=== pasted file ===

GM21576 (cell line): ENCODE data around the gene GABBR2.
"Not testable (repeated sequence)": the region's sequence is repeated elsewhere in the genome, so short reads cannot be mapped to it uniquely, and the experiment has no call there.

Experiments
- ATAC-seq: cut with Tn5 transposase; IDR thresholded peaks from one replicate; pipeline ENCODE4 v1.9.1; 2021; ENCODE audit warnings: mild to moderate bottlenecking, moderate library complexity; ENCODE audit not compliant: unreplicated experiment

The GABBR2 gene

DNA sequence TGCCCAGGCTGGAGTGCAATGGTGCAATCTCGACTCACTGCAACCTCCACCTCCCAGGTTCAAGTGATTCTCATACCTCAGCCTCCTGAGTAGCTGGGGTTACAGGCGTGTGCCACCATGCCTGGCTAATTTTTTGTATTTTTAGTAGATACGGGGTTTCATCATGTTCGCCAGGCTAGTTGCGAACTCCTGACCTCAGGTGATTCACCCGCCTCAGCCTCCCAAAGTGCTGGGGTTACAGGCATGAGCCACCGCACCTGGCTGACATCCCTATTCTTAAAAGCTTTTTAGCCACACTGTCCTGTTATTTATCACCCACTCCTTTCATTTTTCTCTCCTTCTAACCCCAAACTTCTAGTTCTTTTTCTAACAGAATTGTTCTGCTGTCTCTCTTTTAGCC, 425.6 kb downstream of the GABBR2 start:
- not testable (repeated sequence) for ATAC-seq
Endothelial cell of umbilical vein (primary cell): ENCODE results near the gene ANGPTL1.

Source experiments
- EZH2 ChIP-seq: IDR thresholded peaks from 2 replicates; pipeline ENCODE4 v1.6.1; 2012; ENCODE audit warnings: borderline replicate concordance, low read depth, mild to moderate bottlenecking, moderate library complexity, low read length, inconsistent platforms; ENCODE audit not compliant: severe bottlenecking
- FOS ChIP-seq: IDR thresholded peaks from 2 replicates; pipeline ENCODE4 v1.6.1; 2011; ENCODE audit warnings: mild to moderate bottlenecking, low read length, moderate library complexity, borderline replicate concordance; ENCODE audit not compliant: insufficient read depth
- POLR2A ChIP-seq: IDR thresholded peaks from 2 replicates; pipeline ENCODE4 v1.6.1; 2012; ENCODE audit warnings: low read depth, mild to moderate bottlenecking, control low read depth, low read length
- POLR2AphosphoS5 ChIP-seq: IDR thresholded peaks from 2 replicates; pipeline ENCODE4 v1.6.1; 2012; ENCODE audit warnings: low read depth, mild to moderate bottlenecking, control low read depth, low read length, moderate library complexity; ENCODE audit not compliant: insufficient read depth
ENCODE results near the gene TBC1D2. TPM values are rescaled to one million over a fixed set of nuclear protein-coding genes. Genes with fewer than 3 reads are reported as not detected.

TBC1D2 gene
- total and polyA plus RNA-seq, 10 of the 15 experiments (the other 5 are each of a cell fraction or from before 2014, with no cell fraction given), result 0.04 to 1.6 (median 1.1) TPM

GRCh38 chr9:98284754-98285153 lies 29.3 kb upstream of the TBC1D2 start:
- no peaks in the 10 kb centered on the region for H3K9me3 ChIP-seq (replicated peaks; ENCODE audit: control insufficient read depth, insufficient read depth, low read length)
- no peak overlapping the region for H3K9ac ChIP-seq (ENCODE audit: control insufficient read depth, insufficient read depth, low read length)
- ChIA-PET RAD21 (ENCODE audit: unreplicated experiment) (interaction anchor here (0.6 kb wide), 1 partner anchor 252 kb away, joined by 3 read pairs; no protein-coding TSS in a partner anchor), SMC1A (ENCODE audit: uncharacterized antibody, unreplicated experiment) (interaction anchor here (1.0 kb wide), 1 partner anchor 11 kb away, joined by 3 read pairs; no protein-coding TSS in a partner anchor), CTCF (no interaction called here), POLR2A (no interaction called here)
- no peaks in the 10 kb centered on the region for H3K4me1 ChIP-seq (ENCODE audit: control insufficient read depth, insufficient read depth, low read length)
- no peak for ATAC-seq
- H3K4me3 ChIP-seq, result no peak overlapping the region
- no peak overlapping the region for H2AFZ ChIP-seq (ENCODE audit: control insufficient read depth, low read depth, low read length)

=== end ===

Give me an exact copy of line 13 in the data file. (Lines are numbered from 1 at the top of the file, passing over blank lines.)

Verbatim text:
- POLR2AphosphoS5 ChIP-seq: IDR thresholded peaks from 2 replicates; pipeline ENCODE4 v1.6.1; 2012; ENCODE audit warnings: low read depth, mild to moderate bottlenecking, control low read depth, low read length, moderate library complexity; ENCODE audit not compliant: insufficient read depth